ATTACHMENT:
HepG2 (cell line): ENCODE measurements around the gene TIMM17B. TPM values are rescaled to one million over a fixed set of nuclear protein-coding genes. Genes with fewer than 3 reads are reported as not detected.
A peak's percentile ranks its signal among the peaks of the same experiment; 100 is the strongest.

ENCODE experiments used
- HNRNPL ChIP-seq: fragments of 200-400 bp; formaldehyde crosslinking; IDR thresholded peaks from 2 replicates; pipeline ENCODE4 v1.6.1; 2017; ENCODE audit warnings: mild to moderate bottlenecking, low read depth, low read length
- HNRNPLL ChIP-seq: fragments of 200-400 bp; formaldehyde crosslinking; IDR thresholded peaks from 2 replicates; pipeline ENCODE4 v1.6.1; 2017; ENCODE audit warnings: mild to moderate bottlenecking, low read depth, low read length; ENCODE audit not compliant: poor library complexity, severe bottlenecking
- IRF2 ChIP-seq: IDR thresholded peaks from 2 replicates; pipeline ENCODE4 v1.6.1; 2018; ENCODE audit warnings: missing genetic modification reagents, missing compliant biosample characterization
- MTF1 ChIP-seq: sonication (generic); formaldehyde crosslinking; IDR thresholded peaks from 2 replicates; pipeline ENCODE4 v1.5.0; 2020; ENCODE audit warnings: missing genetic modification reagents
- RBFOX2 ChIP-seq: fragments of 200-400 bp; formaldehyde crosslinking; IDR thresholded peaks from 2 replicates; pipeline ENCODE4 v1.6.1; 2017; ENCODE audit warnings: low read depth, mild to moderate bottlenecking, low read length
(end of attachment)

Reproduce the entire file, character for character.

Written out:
HepG2 (cell line): ENCODE measurements around the gene TIMM17B. TPM values are rescaled to one million over a fixed set of nuclear protein-coding genes. Genes with fewer than 3 reads are reported as not detected.
A peak's percentile ranks its signal among the peaks of the same experiment; 100 is the strongest.

ENCODE experiments used
- HNRNPL ChIP-seq: fragments of 200-400 bp; formaldehyde crosslinking; IDR thresholded peaks from 2 replicates; pipeline ENCODE4 v1.6.1; 2017; ENCODE audit warnings: mild to moderate bottlenecking, low read depth, low read length
- HNRNPLL ChIP-seq: fragments of 200-400 bp; formaldehyde crosslinking; IDR thresholded peaks from 2 replicates; pipeline ENCODE4 v1.6.1; 2017; ENCODE audit warnings: mild to moderate bottlenecking, low read depth, low read length; ENCODE audit not compliant: poor library complexity, severe bottlenecking
- IRF2 ChIP-seq: IDR thresholded peaks from 2 replicates; pipeline ENCODE4 v1.6.1; 2018; ENCODE audit warnings: missing genetic modification reagents, missing compliant biosample characterization
- MTF1 ChIP-seq: sonication (generic); formaldehyde crosslinking; IDR thresholded peaks from 2 replicates; pipeline ENCODE4 v1.5.0; 2020; ENCODE audit warnings: missing genetic modification reagents
- RBFOX2 ChIP-seq: fragments of 200-400 bp; formaldehyde crosslinking; IDR thresholded peaks from 2 replicates; pipeline ENCODE4 v1.6.1; 2017; ENCODE audit warnings: low read depth, mild to moderate bottlenecking, low read length